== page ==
Love and Order: Creation as Contingent and Rational

The Contingent Universe

The Rationally Ordered Universe

Love, Order, and Disorder


Contingence and Order in Natural Science


Priests of Creation

Discerning Order

Instituting Order

Rectifying Disorder

For the Glory of God

Coda – Biological Diversity

The Christological Basis for Acting as Priests of Creation

The Vicarious Priesthood of Christ

Epistemological Changes

The Defeat of Evil


Chapter Seven – Destiny: Christ’s Deification of Human Nature

Describing the Doctrine of Theosis

Theosis in Athanasius

Theosis in John Calvin


Features of T. F. Torrance’s Doctrine of Theosis

Theosis: An "Intimate Sharing of what is Divine"


Christ’s Deification of Human Nature

Objective Theosis and Human Nature

Subjective Theosis and Perichoresis


Chapter Eight – Conclusion: A Torrancian Christological Anthropology

The Strengths of Torrance’s Christological Anthropology

The Weaknesses of Torrance’s Christological Anthropology


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Christopher G. Woznicki is an Affiliate Assistant Professor in Theology at Fuller Theological Seminary, USA. He has published various articles in theology and philosophy of religion. His research has appeared in journals such as Calvin Theological Journal, Journal of Reformed Theology, Neue Zeitschrift fur Systematische Theologie und Religionsphilosophie, and Philosophia Christi, among others. His research interests include the doctrine of atonement, theological anthropology, prayer, analytic theology, and the Reformed tradition.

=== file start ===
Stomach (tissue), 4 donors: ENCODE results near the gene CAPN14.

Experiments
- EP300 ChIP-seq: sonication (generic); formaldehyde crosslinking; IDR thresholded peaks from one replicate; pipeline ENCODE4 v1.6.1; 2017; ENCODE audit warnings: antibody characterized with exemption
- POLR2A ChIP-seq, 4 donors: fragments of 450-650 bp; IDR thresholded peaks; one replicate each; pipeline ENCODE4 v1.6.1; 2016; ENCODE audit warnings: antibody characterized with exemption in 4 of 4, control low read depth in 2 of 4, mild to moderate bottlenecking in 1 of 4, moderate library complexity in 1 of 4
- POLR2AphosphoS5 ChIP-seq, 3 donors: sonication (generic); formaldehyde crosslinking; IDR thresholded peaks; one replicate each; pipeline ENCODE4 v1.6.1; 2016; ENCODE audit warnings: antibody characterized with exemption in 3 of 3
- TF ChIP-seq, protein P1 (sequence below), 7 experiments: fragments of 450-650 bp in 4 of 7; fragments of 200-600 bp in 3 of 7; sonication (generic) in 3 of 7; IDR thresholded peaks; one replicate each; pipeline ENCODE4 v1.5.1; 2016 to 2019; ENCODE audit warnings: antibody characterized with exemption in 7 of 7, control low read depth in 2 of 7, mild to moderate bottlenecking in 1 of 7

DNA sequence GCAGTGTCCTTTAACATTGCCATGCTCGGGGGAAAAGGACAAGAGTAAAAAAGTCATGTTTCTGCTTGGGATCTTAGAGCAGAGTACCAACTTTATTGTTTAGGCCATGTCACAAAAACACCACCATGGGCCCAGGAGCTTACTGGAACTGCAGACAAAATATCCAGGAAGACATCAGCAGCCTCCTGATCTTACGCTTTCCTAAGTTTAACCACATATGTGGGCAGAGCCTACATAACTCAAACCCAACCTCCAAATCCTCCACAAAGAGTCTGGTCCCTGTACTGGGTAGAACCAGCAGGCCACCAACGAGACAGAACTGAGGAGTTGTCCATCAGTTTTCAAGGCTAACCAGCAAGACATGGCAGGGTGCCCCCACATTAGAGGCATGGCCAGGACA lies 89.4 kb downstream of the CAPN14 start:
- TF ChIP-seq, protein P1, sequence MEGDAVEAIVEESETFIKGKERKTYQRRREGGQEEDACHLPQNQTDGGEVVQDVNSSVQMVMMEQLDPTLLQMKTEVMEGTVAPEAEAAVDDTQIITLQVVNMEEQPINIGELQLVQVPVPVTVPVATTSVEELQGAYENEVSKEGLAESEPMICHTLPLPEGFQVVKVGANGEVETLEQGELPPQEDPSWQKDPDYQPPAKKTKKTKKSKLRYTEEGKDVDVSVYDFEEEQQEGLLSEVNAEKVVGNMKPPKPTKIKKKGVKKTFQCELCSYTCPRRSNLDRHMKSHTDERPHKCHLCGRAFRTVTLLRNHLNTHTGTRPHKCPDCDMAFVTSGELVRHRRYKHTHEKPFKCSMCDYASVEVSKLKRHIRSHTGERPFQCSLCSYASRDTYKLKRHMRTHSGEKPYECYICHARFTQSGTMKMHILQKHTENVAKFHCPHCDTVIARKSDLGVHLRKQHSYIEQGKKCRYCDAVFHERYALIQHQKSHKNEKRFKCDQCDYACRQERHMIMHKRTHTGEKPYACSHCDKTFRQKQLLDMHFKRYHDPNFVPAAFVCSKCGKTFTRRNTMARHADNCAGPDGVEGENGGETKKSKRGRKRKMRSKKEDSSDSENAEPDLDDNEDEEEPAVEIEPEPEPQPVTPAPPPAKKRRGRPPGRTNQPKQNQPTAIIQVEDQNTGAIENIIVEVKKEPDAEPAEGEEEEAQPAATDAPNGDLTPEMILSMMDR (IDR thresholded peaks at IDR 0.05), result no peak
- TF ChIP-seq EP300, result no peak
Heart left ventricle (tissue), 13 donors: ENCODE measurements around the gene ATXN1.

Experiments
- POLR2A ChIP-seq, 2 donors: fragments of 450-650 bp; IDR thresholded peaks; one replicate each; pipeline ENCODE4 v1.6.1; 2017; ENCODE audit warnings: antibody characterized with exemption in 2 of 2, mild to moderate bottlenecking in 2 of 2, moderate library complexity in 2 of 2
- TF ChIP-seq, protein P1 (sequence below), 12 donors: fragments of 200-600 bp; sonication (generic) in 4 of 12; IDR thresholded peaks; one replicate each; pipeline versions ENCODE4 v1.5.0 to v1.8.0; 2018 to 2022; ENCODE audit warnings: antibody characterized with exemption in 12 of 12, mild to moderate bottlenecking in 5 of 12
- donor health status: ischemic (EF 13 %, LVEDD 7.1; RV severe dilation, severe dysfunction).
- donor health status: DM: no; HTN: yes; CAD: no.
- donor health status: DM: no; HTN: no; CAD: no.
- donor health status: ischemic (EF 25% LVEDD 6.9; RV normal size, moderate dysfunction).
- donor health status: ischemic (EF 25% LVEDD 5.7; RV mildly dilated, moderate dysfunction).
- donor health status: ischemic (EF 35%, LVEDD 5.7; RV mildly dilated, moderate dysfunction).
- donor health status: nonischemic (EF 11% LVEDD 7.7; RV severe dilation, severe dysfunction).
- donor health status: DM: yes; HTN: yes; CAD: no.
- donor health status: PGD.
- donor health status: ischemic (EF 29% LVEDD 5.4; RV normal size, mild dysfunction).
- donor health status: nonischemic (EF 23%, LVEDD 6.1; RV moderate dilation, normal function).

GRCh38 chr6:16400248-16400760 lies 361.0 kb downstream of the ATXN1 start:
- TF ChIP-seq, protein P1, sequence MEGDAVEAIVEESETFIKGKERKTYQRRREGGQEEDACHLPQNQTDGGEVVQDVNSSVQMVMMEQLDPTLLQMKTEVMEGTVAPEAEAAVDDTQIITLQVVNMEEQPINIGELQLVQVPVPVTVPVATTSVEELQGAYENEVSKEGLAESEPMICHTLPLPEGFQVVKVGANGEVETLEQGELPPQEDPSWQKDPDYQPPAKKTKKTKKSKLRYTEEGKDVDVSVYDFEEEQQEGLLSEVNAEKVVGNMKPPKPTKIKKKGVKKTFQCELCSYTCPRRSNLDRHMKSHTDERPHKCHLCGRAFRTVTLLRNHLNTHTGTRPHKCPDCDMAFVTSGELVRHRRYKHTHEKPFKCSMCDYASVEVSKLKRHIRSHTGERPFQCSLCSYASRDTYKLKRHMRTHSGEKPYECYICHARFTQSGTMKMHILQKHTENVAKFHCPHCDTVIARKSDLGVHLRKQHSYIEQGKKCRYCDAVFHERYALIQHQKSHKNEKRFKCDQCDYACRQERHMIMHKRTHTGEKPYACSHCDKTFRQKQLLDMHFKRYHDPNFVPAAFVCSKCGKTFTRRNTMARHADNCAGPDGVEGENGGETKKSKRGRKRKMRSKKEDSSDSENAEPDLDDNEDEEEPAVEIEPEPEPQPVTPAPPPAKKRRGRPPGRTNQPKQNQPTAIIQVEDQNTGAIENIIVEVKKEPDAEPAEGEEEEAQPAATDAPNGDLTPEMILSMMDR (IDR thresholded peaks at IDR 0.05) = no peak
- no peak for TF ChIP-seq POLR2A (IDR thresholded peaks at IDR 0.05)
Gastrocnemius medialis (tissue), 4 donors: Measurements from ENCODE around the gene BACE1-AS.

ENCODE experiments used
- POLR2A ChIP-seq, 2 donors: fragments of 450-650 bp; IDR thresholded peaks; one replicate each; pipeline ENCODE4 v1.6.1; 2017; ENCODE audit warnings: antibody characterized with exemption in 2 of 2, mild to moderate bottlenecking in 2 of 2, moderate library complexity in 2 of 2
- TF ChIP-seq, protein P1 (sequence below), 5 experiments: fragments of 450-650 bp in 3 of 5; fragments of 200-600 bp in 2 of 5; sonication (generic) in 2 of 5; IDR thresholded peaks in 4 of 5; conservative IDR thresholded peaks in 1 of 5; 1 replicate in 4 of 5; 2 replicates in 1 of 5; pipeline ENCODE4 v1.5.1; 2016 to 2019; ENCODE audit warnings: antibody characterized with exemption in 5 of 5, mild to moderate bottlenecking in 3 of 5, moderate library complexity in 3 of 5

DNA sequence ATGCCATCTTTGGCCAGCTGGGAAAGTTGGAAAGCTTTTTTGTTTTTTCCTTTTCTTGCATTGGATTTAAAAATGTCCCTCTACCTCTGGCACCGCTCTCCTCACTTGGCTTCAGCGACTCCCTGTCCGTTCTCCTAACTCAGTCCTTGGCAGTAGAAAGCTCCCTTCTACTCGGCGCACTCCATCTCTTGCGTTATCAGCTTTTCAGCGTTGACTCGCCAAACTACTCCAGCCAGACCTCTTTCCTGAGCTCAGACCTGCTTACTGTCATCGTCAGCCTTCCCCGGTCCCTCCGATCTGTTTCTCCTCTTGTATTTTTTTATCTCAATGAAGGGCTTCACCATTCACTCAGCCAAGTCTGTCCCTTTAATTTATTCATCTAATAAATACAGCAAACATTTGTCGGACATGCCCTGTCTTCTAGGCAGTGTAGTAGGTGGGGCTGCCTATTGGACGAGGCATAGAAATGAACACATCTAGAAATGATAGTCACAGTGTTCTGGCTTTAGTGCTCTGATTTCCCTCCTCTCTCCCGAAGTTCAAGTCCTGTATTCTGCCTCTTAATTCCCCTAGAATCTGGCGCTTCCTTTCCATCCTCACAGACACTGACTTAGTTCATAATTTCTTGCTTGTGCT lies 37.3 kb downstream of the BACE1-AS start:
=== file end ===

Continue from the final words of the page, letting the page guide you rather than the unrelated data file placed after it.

"Torrance’s Christological anthropology is both traditional and unique at the same time and warrants close study, especially when it is brought into a constructive dialogue with contemporary concerns. Laying out the vista of Torrance’s anthropology, situating it within Christology, and extending it into analytic mode, this study goes beyond Torrance to answer the question as to where the trajectory of his thought may have taken him. This is the first full length comprehensive treatment of this aspect of Torrance’s work and is one that delivers on the promise this holds out for addressing a range of modern issues."

– Myk Habets, Laidlaw College, New Zealand

"Dr Woznicki’s book offers an inductive-cumulative argument for how T.F. Torrance’s anthropology can be developed Christologically. The result is an impressively thorough and creative study of Torrance’s corpus as well as a new approach to Christological anthropology. This is essential reading for any students of Torrance or researchers interested in Christological anthropology."

– Dr Joanna Leidenhag, University of Leeds, UK.

"This is a lucid engagement by an analytic theologian with the theology of T.F. Torrance. It will inspire readers to address metaphysical questions raised not only by Torrance but by the New Testament itself - exemplifying a commitment to pursue clarity and semantic hygiene in Christian doctrine where, too often, there is obfuscation."

– Alan Torrance, University of St. Andrews, UK

"Moving beyond vague claims about Jesus somehow revealing what it means to be human, Woznicki draws deeply from Torrance’s fascinating anthropology to offer a clear, generous, and valuable resource for exploring how a Christological anthropology can shed new light on human existence."

– Marc Cortez, Wheaton College and Graduate School, USA